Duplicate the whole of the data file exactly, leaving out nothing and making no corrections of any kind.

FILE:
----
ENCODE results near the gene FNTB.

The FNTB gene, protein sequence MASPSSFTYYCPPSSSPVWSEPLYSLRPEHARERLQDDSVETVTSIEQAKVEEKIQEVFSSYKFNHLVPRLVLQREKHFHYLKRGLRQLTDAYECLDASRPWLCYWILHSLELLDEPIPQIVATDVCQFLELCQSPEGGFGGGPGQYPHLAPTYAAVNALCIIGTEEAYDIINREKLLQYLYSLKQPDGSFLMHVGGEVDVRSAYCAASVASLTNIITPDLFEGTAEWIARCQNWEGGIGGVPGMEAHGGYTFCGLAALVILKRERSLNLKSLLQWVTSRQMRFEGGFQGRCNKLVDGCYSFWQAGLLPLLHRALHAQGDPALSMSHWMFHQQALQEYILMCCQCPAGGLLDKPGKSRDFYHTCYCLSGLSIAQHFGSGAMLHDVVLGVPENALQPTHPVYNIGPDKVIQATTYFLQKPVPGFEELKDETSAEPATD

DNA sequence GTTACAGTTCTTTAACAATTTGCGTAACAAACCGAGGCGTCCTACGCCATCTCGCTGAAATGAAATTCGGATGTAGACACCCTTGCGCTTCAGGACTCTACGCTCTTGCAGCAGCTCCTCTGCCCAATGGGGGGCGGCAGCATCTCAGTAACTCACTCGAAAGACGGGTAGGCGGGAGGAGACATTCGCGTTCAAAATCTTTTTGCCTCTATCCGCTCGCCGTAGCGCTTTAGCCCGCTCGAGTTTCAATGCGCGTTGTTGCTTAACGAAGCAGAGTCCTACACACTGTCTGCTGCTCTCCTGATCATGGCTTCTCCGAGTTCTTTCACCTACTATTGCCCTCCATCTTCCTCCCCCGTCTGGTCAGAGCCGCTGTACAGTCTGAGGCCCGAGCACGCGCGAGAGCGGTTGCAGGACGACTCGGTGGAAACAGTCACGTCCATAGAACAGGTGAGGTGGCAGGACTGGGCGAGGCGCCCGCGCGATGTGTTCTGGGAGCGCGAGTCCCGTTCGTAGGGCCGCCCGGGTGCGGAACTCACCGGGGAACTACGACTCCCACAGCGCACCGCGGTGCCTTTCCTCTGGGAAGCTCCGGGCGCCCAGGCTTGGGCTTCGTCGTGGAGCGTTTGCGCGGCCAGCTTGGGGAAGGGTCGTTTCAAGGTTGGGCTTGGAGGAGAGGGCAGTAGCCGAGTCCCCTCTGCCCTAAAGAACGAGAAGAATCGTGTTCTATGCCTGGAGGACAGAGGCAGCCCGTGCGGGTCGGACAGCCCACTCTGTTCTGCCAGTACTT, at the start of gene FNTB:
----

ENCODE results near the gene FNTB.

The FNTB gene, protein sequence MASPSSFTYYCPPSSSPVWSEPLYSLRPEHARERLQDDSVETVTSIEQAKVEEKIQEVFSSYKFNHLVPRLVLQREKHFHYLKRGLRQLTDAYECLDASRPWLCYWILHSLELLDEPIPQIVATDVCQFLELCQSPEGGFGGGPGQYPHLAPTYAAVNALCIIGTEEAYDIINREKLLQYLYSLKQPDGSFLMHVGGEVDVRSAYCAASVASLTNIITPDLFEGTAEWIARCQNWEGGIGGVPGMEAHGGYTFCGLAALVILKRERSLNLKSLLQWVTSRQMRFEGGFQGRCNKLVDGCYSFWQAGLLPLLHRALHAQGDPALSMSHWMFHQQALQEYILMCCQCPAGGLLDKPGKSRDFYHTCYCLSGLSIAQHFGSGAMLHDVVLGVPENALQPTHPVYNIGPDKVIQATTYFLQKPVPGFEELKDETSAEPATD

DNA sequence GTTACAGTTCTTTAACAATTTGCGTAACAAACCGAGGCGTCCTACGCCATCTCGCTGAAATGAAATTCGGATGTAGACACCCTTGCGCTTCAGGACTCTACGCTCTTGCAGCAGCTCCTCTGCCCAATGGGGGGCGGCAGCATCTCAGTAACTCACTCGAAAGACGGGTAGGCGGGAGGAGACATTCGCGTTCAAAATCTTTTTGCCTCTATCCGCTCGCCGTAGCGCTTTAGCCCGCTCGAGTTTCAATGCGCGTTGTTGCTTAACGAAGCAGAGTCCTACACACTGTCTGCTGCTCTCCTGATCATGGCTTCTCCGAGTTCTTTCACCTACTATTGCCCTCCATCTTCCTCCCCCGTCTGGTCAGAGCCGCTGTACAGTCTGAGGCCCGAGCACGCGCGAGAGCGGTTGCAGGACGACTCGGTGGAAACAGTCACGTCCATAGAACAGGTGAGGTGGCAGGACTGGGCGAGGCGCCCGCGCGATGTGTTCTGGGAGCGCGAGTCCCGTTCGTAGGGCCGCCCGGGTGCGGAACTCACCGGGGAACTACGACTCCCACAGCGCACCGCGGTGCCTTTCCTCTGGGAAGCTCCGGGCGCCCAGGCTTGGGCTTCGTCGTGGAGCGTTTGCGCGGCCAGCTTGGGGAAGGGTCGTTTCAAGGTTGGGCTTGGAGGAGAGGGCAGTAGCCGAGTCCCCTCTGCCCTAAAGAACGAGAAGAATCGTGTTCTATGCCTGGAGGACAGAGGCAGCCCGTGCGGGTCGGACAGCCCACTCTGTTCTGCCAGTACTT, at the start of gene FNTB: